The first and only time I caught a sheephead
big enough to eat, black and white and breathing
in my hands. On my way to get ice I got
distracted, tossed Dad’s keys in the water.
I was a good Catholic: I walked him to the spot
and pointed. I made up a lie, but I named
everyone I loved to God before falling
asleep in my yellow room every night—
God was a word person. After two
Hail Marys and an Our Father I’d be
good again. Like my words, I knew where
the keys landed. I’ve tried to write
about this before. For over a year I made myself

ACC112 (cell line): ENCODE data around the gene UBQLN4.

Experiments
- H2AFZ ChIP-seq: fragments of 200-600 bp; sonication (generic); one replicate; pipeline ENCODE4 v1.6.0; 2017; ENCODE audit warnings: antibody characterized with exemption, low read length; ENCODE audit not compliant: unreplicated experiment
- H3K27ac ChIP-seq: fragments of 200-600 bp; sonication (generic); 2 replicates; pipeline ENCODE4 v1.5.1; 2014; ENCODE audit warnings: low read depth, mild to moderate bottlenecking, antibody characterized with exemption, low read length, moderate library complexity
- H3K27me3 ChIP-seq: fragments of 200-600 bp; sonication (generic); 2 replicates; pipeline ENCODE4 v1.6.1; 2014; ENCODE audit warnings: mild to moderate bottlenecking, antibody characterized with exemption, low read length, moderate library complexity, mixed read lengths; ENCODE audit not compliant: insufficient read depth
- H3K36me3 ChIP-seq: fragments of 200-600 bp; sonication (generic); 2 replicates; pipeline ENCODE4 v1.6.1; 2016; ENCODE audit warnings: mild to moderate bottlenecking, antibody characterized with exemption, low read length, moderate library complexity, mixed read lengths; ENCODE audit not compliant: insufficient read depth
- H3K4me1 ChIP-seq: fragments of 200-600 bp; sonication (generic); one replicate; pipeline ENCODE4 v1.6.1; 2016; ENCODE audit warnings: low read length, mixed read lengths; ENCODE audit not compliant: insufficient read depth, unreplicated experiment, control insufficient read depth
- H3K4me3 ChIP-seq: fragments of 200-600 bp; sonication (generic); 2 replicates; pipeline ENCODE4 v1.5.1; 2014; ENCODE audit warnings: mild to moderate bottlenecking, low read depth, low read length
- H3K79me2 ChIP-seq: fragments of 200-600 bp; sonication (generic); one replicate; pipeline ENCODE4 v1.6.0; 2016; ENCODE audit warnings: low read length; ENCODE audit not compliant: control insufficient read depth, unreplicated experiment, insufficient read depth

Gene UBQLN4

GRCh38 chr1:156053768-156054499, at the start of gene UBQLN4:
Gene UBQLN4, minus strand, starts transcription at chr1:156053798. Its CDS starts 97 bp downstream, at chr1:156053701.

guiltless, couldn’t preserve the thing I caught
or get the syntax right. I didn’t know about
currents. I can’t keep anyone safe.
Tara Skurtu teaches Creative Writing at Boston University, where she received a Robert Pinsky Global Fellowship and an Academy of American Poets Prize. Recent poems have appeared in Poetry Review, Memorious, DMQ Review, The Dalhousie Review, the minnesota review, B O D Y, and The Los Angeles Review.